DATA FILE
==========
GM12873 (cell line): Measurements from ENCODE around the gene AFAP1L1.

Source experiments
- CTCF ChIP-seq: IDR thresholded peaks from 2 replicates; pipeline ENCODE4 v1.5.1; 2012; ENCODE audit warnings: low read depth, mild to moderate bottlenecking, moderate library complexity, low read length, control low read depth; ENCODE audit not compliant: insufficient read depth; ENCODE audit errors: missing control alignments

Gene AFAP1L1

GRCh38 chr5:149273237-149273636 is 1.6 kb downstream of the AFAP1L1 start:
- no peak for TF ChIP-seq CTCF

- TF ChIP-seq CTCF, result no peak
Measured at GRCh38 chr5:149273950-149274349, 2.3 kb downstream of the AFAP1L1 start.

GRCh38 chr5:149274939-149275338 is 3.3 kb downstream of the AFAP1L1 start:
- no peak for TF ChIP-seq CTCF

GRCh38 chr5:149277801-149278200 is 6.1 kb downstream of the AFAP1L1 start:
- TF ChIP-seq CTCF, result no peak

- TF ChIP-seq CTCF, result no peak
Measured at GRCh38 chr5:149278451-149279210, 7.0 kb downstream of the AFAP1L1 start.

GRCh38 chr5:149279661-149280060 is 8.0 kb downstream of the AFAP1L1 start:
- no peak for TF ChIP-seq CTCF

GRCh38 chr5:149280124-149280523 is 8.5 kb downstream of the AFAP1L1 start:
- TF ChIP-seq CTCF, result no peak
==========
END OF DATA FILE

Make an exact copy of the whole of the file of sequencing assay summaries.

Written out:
GM12873 (cell line): Measurements from ENCODE around the gene AFAP1L1.

Source experiments
- CTCF ChIP-seq: IDR thresholded peaks from 2 replicates; pipeline ENCODE4 v1.5.1; 2012; ENCODE audit warnings: low read depth, mild to moderate bottlenecking, moderate library complexity, low read length, control low read depth; ENCODE audit not compliant: insufficient read depth; ENCODE audit errors: missing control alignments

Gene AFAP1L1

GRCh38 chr5:149273237-149273636 is 1.6 kb downstream of the AFAP1L1 start:
- no peak for TF ChIP-seq CTCF

- TF ChIP-seq CTCF, result no peak
Measured at GRCh38 chr5:149273950-149274349, 2.3 kb downstream of the AFAP1L1 start.

GRCh38 chr5:149274939-149275338 is 3.3 kb downstream of the AFAP1L1 start:
- no peak for TF ChIP-seq CTCF

GRCh38 chr5:149277801-149278200 is 6.1 kb downstream of the AFAP1L1 start:
- TF ChIP-seq CTCF, result no peak

- TF ChIP-seq CTCF, result no peak
Measured at GRCh38 chr5:149278451-149279210, 7.0 kb downstream of the AFAP1L1 start.

GRCh38 chr5:149279661-149280060 is 8.0 kb downstream of the AFAP1L1 start:
- no peak for TF ChIP-seq CTCF

GRCh38 chr5:149280124-149280523 is 8.5 kb downstream of the AFAP1L1 start:
- TF ChIP-seq CTCF, result no peak